In both the hillclimb and the rockcrawl the Kia was a failure. Had we been on 4x4 of the Year Survivor it would have been voted off the island the first episode.

Luckily, as the week progressed, we found some places the Borrego actually was fun to drive, namely in the high-speed and sand segments. It was then when we could honestly say the Kia V-8 is a great engine. It gets the car up and moving and can send you to speeds the rest of the car cannot support (no, we didn't use the word car by accident). Namely the suspension, though fully independent, just couldn't keep up with the high speeds. It was a fast rough ride, sometimes scary, sometimes exhilarating.

So how did this little SUV do? We'd be lying if we said it was even in bronze medal territory. Luckily for the Borrego, other vehicles on the test began acting up as the week went on, so the Borrego didn't hold the entire spotlight for worst ride of the week.

We must give credit to the engineers (with emphasis on "engine") for offering a fun daily driver, and we wouldn't be surprised at all to see some maniac take the Borrego, fine-tune the suspension, install a spool or a set of lockers, and enter in some off-road race. But until these upgrades are done in the factory, we think the boss's wife will still be driving her Sorrento.

The Goods
* Great first V-8
* Comfortable interior
* Easy-shifting transmission

The Bads
* Lack of traction
* Minimal ground clearance
* Boring styling

View Slideshow
SPECIFICATIONS

GENERAL
Manufacturer Kia
Model Borrego EX V8
Base Price $26,995
Price as Tested $39,295
Options as Tested $5,550
(Premium Package $1,800, Nav
System $1,500, Luxury Package
$1,500, P265/65R18 tires and wheels $750)
ENGINE
Type V-8
Displacement (L/ci) 4.6/282
Bore & Stroke (in) 3.62x3.43
Compression Ratio 10.4:1
Fuel Req. (octane)/ Capacity (gal) 87/20.6
SAE Peak Horsepower 337 @ 6,000rpm
SAE Peak Torque (lb-ft) {{{323}}} @ 3,500 rpm
TRANSMISSION
Type Six-speed automatic
Model ZF
Ratios First: 4.17:1; Second: 2.34:1;
Third: 1.52:1; Fourth: 1.14:1; Fifth:
0.87:1; Sixth: 0.69:1; Reverse: N/A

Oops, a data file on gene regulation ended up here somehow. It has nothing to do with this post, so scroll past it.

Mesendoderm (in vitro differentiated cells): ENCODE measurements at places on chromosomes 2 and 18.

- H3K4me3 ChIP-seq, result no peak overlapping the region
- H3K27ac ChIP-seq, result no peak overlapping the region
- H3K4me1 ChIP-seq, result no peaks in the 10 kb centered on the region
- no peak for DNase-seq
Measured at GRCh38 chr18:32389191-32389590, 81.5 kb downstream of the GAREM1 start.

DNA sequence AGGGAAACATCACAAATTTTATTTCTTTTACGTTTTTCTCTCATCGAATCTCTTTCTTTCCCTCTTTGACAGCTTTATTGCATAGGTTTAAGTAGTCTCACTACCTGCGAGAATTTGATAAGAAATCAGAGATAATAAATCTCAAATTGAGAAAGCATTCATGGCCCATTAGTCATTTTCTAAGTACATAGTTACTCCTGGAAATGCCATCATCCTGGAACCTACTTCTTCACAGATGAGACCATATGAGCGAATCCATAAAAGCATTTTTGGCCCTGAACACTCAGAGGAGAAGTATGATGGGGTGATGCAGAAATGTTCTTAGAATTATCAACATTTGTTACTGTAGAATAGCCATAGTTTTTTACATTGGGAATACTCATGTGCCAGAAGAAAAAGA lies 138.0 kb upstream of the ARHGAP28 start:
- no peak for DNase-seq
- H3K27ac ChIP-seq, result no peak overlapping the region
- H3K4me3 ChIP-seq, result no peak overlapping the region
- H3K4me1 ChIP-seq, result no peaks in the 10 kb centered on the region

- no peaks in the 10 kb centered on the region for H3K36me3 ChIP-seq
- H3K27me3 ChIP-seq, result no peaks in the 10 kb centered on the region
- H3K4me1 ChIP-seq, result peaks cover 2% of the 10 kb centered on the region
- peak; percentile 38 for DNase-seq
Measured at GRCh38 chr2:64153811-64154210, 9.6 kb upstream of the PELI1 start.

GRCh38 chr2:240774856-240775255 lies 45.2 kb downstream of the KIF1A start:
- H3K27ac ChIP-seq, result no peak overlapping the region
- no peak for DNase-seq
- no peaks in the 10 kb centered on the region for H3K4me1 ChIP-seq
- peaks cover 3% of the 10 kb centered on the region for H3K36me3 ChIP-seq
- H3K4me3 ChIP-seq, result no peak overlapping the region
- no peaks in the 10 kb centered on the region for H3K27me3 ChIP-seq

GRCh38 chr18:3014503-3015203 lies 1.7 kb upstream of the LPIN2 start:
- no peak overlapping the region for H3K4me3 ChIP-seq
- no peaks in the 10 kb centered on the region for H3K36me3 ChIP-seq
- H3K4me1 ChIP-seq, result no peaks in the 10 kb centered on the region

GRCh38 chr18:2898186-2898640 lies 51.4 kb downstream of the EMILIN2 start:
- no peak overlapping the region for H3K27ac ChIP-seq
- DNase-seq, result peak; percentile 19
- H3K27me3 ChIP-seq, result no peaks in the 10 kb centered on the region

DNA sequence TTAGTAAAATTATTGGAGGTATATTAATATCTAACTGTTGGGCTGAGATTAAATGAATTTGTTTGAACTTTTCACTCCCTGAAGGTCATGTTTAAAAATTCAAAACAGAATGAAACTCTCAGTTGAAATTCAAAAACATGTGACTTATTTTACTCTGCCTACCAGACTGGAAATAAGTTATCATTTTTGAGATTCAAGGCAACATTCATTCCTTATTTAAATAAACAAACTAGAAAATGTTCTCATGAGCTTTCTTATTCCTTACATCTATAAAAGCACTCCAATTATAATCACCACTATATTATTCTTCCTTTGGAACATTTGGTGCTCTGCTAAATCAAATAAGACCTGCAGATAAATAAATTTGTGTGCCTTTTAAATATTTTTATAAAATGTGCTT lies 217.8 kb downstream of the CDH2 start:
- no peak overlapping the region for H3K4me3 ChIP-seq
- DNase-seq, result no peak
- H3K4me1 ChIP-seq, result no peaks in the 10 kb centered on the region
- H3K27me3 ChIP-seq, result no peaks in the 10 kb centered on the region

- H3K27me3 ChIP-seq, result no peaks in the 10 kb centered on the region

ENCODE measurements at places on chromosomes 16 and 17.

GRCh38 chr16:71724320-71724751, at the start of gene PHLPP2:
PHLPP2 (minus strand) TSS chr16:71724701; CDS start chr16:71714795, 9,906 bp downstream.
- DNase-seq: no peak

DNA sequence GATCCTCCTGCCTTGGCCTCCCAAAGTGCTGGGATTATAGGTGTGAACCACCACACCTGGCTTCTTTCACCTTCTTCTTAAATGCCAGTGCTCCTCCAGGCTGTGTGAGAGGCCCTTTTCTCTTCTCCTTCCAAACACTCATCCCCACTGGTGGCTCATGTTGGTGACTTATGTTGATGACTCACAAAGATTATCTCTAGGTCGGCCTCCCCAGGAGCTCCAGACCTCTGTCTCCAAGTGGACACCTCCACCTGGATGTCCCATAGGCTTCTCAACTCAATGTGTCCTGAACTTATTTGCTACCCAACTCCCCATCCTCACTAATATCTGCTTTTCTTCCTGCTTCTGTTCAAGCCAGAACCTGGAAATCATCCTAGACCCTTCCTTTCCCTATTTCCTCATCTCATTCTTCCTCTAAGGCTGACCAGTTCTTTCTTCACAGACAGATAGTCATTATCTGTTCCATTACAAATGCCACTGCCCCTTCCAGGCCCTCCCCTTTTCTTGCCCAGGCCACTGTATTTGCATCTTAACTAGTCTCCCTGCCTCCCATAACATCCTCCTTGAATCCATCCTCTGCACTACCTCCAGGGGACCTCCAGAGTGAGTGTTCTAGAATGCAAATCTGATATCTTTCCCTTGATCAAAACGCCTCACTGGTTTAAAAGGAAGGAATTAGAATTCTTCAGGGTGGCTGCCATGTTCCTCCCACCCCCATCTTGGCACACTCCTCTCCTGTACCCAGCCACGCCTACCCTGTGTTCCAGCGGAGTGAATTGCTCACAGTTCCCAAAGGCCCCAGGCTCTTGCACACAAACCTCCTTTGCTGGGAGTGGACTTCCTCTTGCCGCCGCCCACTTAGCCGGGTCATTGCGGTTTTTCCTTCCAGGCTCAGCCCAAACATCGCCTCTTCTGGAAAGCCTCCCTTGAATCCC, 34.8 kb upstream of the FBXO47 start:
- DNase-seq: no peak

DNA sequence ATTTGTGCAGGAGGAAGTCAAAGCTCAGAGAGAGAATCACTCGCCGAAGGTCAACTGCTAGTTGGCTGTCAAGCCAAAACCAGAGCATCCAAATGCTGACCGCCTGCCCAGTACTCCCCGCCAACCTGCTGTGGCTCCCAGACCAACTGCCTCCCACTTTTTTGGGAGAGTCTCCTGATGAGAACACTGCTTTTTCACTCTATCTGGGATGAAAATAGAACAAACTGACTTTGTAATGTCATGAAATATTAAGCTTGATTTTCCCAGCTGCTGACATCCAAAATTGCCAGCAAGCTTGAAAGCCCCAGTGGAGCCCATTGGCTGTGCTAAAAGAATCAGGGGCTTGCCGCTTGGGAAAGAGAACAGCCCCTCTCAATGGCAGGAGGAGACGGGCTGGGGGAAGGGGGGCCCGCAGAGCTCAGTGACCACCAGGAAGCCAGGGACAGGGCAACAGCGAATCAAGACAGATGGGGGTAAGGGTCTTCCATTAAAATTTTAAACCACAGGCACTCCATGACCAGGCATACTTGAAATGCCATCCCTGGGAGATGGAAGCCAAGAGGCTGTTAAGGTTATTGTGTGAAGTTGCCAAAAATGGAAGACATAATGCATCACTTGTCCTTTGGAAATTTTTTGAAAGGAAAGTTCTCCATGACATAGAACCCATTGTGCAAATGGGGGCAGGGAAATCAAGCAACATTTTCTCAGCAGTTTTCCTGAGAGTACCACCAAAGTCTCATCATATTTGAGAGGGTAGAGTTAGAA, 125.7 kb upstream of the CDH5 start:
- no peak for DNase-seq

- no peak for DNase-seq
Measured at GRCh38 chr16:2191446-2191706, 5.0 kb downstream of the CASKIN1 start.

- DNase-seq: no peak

TRANSFER CASE
Type Two-speed, full-time
Model Borg-Warner
Low-Range Ratio 2.48:1
Center Locking Differential No
AXLES
Front Type IFS
Front Diff Open
Rear Type IRS
Rear Diff Open
Hubs N/A
Ratio 3.357:1
Traction Aid Antilock BrakeSystem (ABS) with brake assist,
Electronic Stability Control
(ESC), Traction Control System
(TCS), Brake Assist System (BAS),
Electronic Brake Distribution
(EBD), Hill Assist Control (HAC),
Downhill Brake Control (DBC)
SUSPENSION
Front Double wishbone
Rear Multilink
STEERING
Type Power-assistedrack-and-pinion
Lock-to-Lock 3.5
Turning Circle (ft) 36.5
WHEELS
Size (in) 18x7.5
Material Chrome
TIRES
Size LT265/60R18
Brand Hankook Radial RA07
BRAKES
Front 12.9-inch ventilated disk
Rear 12.8-inch solid disk
60-0 (feet) 129.47
ACCELERATION
Standing 1/4-mile
(seconds @ mph) 16.77 @ 84.26
WEIGHT (lb)
Curb Weight 4,909
Advertised GVWR 6,173
MILEAGE (mpg)
EPA Estimate (city/hwy) 16/20
As Tested 13.42
DIMENSIONS (in)
Wheelbase 114
Overall Length 194
Overall Width 85.5
Overall Height 69
Front/Rear Track 63.25/63.5
Front/Rear Overhang 37/42
Min. Front Ground Clearance 6.5
131 0902 21 z+2009 suzuki equator rmz4+front view

Suzuki Equator Crew Cab RMZ-4
Weighing in at 4,491 pounds (lightest of the test) with a 261hp 4.0L V-6 engine for an overall power-to-weight ratio of 1 hp to every 17.2 pounds, in this corner is the '09 Suzuki Equator 4x4 Crew Cab RMZ-4. Suzuki is known for making off-road vehicles, though most of them are bikes and quads that fit in the bed of a truck. Suzuki's customer base is pretty dedicated, and when they asked Suzuki, who makes SUVs like the Grand Vitara, to make a truck they could haul their bikes in, Suzuki listened. Suzuki thought long and hard about the request and decided that outsourcing its truck would make the best business sense. The company came home with a midsize truck based on the Nissan Frontier but kitted up in unique Suzuki body skins and features. The big dimpled grille and standard side-curtain airbags give this truck a look and standard safety rating different from the Frontier.

Underneath the Equator, we found a vulnerable aluminum driveshaft; adequate skidplates on the engine, transfer case and fuel tank; and only one front tow hook. We did notice the Bilstein shocks, but we wondered why the rear axle vent didn't have a hose running up to a higher location.

From the driver seat the truck was described as basic and straightforward with no extra frills and nothing extraneous. Unlike some magazines, we applaud trucks for being so dirt-simple. Judges liked the e-brake handle in the center console where it should be, and some wished that Suzuki would have chosen the manual transmission rather than only offering the four-wheel-drive version with the auto. Cargo ability was also great due to the in-bed tie-down system and spray-in bedliner.